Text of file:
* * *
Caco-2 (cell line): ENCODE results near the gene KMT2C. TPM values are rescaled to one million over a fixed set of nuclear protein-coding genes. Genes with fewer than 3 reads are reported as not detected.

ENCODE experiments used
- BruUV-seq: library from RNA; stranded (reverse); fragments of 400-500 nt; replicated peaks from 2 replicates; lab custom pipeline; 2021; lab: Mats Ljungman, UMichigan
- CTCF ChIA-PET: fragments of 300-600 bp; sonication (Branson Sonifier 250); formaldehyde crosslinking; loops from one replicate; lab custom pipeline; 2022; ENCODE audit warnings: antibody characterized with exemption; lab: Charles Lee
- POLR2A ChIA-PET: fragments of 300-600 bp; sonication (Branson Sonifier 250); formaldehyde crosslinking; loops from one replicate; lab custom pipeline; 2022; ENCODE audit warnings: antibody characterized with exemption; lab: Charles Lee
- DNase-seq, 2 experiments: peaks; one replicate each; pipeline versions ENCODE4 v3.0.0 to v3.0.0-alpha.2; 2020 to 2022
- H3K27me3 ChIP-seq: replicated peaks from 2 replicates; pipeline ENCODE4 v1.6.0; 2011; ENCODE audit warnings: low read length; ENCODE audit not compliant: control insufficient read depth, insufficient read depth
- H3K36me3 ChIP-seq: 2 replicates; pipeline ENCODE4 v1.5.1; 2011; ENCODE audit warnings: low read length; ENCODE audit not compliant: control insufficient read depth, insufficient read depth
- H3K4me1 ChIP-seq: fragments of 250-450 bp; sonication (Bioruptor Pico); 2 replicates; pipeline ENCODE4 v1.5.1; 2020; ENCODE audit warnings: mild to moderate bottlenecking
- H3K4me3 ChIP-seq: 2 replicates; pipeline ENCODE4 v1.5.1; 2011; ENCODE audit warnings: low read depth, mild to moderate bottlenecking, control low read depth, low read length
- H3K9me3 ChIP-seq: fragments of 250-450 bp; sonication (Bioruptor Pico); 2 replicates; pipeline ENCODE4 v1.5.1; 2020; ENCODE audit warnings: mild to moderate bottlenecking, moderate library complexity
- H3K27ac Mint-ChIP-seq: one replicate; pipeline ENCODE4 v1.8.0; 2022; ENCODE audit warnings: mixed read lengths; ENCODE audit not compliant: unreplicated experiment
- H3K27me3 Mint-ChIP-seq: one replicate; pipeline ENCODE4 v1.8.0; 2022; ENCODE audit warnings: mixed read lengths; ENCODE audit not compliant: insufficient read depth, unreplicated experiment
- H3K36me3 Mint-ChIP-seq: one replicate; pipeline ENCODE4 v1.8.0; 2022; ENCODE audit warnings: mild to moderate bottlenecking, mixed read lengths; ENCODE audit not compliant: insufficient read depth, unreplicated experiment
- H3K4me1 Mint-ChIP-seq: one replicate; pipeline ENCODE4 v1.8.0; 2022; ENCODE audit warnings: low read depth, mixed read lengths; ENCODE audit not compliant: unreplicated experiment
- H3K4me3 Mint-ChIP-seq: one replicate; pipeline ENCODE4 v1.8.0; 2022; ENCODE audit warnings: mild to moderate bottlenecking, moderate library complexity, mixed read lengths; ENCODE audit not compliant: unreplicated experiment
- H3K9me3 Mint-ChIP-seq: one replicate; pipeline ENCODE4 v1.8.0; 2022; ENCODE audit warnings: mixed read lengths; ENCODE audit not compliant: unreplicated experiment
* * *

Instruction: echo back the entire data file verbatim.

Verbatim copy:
Caco-2 (cell line): ENCODE results near the gene KMT2C. TPM values are rescaled to one million over a fixed set of nuclear protein-coding genes. Genes with fewer than 3 reads are reported as not detected.

ENCODE experiments used
- BruUV-seq: library from RNA; stranded (reverse); fragments of 400-500 nt; replicated peaks from 2 replicates; lab custom pipeline; 2021; lab: Mats Ljungman, UMichigan
- CTCF ChIA-PET: fragments of 300-600 bp; sonication (Branson Sonifier 250); formaldehyde crosslinking; loops from one replicate; lab custom pipeline; 2022; ENCODE audit warnings: antibody characterized with exemption; lab: Charles Lee
- POLR2A ChIA-PET: fragments of 300-600 bp; sonication (Branson Sonifier 250); formaldehyde crosslinking; loops from one replicate; lab custom pipeline; 2022; ENCODE audit warnings: antibody characterized with exemption; lab: Charles Lee
- DNase-seq, 2 experiments: peaks; one replicate each; pipeline versions ENCODE4 v3.0.0 to v3.0.0-alpha.2; 2020 to 2022
- H3K27me3 ChIP-seq: replicated peaks from 2 replicates; pipeline ENCODE4 v1.6.0; 2011; ENCODE audit warnings: low read length; ENCODE audit not compliant: control insufficient read depth, insufficient read depth
- H3K36me3 ChIP-seq: 2 replicates; pipeline ENCODE4 v1.5.1; 2011; ENCODE audit warnings: low read length; ENCODE audit not compliant: control insufficient read depth, insufficient read depth
- H3K4me1 ChIP-seq: fragments of 250-450 bp; sonication (Bioruptor Pico); 2 replicates; pipeline ENCODE4 v1.5.1; 2020; ENCODE audit warnings: mild to moderate bottlenecking
- H3K4me3 ChIP-seq: 2 replicates; pipeline ENCODE4 v1.5.1; 2011; ENCODE audit warnings: low read depth, mild to moderate bottlenecking, control low read depth, low read length
- H3K9me3 ChIP-seq: fragments of 250-450 bp; sonication (Bioruptor Pico); 2 replicates; pipeline ENCODE4 v1.5.1; 2020; ENCODE audit warnings: mild to moderate bottlenecking, moderate library complexity
- H3K27ac Mint-ChIP-seq: one replicate; pipeline ENCODE4 v1.8.0; 2022; ENCODE audit warnings: mixed read lengths; ENCODE audit not compliant: unreplicated experiment
- H3K27me3 Mint-ChIP-seq: one replicate; pipeline ENCODE4 v1.8.0; 2022; ENCODE audit warnings: mixed read lengths; ENCODE audit not compliant: insufficient read depth, unreplicated experiment
- H3K36me3 Mint-ChIP-seq: one replicate; pipeline ENCODE4 v1.8.0; 2022; ENCODE audit warnings: mild to moderate bottlenecking, mixed read lengths; ENCODE audit not compliant: insufficient read depth, unreplicated experiment
- H3K4me1 Mint-ChIP-seq: one replicate; pipeline ENCODE4 v1.8.0; 2022; ENCODE audit warnings: low read depth, mixed read lengths; ENCODE audit not compliant: unreplicated experiment
- H3K4me3 Mint-ChIP-seq: one replicate; pipeline ENCODE4 v1.8.0; 2022; ENCODE audit warnings: mild to moderate bottlenecking, moderate library complexity, mixed read lengths; ENCODE audit not compliant: unreplicated experiment
- H3K9me3 Mint-ChIP-seq: one replicate; pipeline ENCODE4 v1.8.0; 2022; ENCODE audit warnings: mixed read lengths; ENCODE audit not compliant: unreplicated experiment